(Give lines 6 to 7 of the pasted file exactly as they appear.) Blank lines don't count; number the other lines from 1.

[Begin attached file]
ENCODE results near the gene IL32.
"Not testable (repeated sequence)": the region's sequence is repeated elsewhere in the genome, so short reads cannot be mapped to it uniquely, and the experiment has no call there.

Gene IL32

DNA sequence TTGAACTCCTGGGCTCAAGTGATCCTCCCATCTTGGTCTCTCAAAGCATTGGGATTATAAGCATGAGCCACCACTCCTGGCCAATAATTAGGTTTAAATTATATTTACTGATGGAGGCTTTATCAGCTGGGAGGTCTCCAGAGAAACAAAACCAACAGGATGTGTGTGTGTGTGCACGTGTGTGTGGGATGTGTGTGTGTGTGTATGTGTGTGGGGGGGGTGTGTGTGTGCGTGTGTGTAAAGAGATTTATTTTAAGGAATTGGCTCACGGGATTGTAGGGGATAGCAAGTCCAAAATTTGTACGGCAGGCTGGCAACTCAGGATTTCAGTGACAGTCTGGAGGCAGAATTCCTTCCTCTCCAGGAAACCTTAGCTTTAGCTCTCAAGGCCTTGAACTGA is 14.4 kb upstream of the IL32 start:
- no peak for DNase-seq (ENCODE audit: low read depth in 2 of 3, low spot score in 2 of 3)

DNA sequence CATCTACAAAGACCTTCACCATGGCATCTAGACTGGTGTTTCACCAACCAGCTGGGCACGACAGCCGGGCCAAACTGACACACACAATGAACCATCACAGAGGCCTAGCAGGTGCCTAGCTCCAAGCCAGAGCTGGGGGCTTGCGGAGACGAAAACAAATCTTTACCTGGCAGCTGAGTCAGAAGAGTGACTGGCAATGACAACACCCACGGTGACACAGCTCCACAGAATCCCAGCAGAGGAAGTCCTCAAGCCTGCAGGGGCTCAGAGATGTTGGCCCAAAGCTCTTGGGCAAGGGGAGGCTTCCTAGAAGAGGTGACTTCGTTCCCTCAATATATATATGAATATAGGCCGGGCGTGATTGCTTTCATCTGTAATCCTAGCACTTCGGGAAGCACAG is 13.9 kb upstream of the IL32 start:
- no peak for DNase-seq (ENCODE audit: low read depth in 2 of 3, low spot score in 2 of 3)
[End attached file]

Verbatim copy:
DNA sequence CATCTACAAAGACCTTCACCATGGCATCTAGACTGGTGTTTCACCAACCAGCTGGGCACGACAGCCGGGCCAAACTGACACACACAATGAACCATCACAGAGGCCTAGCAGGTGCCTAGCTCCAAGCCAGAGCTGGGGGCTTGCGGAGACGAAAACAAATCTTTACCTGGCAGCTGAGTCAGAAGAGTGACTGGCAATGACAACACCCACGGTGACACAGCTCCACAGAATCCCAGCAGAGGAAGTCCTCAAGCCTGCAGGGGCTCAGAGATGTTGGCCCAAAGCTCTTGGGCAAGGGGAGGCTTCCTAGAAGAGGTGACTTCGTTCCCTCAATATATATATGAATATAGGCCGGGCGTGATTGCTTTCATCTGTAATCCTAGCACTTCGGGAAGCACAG is 13.9 kb upstream of the IL32 start:
- no peak for DNase-seq (ENCODE audit: low read depth in 2 of 3, low spot score in 2 of 3)